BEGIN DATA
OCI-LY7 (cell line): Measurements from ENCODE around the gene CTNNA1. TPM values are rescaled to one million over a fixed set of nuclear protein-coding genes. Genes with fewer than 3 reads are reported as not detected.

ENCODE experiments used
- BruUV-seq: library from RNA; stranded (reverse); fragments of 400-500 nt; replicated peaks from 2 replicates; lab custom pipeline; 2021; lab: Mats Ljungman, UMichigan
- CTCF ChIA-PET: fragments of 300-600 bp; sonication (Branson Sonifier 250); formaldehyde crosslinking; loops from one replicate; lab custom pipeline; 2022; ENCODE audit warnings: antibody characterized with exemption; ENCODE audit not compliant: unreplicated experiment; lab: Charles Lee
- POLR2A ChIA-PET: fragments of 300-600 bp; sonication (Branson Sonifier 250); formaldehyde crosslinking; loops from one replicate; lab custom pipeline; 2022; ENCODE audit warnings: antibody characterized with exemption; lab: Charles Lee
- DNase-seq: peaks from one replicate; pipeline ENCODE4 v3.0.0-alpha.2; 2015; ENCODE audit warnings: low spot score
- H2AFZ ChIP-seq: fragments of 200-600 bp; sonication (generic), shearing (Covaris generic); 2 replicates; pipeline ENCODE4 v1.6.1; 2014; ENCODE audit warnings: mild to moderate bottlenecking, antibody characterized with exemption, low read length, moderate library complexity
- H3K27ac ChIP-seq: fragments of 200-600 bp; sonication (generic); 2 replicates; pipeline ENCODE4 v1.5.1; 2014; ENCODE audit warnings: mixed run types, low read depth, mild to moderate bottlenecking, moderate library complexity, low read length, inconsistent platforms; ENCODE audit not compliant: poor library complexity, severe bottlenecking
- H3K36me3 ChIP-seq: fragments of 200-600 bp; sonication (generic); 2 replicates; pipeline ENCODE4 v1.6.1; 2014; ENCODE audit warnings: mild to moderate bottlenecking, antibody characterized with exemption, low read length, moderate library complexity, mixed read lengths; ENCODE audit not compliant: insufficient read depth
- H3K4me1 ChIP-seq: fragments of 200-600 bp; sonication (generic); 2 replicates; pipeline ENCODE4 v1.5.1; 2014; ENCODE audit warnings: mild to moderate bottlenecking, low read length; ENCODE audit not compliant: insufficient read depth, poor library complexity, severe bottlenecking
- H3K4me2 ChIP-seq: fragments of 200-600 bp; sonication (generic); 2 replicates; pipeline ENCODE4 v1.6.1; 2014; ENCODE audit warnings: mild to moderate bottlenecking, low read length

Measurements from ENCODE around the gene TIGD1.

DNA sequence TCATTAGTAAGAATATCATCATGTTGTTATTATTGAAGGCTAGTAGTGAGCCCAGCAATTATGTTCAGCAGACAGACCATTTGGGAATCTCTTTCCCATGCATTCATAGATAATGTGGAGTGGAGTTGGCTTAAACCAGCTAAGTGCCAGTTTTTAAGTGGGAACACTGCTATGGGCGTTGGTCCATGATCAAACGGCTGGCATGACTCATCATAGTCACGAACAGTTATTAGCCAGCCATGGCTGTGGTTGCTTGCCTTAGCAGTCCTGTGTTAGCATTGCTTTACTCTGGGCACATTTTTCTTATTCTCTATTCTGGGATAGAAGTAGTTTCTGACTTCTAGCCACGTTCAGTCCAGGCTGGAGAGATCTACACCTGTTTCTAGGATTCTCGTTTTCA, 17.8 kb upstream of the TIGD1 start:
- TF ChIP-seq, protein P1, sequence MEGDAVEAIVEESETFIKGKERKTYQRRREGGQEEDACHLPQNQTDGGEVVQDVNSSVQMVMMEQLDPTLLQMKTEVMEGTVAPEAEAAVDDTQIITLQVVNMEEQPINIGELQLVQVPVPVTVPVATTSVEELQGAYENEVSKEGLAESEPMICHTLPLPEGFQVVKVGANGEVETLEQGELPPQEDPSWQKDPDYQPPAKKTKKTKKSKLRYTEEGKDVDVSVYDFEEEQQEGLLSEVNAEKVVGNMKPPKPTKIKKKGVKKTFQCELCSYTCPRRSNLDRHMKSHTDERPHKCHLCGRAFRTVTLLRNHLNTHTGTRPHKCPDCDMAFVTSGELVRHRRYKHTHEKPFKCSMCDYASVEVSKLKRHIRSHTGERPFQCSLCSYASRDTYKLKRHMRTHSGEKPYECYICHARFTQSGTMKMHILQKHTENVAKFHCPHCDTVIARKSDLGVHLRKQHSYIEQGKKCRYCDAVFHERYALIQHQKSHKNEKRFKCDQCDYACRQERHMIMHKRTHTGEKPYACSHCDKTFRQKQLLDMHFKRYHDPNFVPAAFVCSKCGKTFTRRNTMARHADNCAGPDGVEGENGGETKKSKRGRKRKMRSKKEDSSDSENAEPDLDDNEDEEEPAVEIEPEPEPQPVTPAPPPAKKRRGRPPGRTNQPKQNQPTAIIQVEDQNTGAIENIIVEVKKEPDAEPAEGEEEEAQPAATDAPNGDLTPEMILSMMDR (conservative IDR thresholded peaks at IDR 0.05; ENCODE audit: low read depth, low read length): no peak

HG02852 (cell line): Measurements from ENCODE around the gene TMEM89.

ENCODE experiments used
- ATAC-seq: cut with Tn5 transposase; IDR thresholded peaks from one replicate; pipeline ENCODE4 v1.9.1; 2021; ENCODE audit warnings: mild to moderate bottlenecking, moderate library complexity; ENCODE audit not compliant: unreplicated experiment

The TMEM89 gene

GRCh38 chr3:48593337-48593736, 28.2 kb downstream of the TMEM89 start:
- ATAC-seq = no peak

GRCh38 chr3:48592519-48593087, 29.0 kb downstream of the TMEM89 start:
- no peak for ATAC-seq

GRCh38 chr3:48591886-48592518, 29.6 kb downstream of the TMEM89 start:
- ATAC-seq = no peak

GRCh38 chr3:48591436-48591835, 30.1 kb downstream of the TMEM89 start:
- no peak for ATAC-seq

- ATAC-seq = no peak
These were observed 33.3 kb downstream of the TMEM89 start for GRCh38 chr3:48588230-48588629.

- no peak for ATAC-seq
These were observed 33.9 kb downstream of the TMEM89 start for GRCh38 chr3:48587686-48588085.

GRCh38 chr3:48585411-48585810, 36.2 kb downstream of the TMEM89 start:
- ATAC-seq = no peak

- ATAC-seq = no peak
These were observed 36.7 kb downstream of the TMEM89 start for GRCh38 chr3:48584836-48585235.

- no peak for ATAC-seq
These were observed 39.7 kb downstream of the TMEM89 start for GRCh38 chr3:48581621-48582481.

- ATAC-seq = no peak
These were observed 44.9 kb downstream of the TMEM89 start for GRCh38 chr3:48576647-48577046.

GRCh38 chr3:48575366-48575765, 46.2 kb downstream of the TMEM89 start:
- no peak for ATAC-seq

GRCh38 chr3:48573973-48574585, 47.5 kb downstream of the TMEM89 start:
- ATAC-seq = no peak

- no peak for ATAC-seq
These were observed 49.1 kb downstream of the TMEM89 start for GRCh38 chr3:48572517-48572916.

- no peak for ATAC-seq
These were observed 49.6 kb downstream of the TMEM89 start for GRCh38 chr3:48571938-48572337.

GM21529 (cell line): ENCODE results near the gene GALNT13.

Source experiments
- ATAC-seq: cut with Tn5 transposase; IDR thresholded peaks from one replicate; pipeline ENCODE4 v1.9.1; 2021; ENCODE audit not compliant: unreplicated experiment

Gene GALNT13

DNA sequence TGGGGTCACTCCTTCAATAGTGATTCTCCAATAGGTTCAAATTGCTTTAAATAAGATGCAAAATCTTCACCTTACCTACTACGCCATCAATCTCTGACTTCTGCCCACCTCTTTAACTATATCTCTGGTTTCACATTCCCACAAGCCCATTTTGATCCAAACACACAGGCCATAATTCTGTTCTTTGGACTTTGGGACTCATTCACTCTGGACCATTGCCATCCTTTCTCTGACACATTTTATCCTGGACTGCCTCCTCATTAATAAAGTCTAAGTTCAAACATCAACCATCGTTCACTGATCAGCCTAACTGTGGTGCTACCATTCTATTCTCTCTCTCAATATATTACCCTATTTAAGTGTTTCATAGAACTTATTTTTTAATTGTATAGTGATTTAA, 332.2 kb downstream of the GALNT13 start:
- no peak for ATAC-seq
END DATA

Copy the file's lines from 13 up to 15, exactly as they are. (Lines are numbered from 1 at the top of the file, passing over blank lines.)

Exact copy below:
DNA sequence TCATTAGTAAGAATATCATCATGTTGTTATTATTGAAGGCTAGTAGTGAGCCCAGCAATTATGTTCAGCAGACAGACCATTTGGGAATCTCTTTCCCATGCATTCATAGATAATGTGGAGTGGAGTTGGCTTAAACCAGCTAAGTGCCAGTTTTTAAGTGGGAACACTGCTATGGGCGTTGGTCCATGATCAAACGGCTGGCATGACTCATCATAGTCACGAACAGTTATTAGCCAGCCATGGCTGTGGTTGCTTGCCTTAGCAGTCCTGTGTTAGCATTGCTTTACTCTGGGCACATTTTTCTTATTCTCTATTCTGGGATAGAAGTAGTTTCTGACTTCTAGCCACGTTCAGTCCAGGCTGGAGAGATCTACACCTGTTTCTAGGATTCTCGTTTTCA, 17.8 kb upstream of the TIGD1 start:
- TF ChIP-seq, protein P1, sequence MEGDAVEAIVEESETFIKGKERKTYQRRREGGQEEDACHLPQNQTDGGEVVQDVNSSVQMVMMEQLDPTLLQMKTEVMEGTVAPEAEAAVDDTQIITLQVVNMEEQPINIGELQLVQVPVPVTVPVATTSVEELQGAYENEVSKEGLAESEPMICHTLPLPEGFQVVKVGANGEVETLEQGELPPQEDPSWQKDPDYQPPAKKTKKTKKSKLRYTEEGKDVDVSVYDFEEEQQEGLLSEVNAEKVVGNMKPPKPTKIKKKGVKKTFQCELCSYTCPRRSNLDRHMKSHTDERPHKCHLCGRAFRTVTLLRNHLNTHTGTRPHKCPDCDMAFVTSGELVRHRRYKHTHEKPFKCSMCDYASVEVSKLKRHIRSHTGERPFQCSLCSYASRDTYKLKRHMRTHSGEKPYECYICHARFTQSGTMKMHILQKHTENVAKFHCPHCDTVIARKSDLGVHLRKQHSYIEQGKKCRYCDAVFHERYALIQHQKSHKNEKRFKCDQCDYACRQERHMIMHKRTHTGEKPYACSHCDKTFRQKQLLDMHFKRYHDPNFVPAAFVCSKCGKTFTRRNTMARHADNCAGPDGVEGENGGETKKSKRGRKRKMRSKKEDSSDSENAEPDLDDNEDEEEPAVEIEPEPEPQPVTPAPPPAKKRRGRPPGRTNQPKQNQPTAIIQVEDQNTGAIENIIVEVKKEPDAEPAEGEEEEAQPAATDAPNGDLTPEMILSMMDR (conservative IDR thresholded peaks at IDR 0.05; ENCODE audit: low read depth, low read length): no peak

HG02852 (cell line): Measurements from ENCODE around the gene TMEM89.